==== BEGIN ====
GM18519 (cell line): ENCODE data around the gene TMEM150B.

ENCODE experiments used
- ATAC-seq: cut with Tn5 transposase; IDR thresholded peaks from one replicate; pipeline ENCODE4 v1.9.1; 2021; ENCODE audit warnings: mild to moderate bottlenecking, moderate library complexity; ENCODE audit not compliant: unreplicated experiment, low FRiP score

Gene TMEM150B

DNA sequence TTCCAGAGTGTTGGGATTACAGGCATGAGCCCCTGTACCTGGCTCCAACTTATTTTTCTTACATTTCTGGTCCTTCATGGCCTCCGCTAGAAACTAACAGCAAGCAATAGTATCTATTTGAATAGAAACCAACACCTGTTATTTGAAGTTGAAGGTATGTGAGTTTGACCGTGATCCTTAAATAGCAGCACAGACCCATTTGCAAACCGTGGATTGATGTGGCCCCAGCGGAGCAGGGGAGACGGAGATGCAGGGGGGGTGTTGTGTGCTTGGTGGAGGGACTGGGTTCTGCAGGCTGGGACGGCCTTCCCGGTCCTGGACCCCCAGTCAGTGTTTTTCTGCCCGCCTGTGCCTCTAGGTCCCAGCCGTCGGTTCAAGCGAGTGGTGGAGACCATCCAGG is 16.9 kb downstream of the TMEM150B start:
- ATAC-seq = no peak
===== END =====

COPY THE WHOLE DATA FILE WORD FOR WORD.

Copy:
GM18519 (cell line): ENCODE data around the gene TMEM150B.

ENCODE experiments used
- ATAC-seq: cut with Tn5 transposase; IDR thresholded peaks from one replicate; pipeline ENCODE4 v1.9.1; 2021; ENCODE audit warnings: mild to moderate bottlenecking, moderate library complexity; ENCODE audit not compliant: unreplicated experiment, low FRiP score

Gene TMEM150B

DNA sequence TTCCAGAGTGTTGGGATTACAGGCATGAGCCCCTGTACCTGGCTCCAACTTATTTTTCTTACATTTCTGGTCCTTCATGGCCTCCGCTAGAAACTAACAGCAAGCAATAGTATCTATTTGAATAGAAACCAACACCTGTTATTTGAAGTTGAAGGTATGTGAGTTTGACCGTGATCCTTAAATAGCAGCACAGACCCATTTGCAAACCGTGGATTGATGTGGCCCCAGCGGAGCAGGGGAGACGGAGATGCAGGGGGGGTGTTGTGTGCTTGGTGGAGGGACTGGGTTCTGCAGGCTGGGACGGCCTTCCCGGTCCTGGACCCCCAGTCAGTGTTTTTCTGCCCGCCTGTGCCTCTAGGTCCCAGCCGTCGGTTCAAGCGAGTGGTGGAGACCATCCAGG is 16.9 kb downstream of the TMEM150B start:
- ATAC-seq = no peak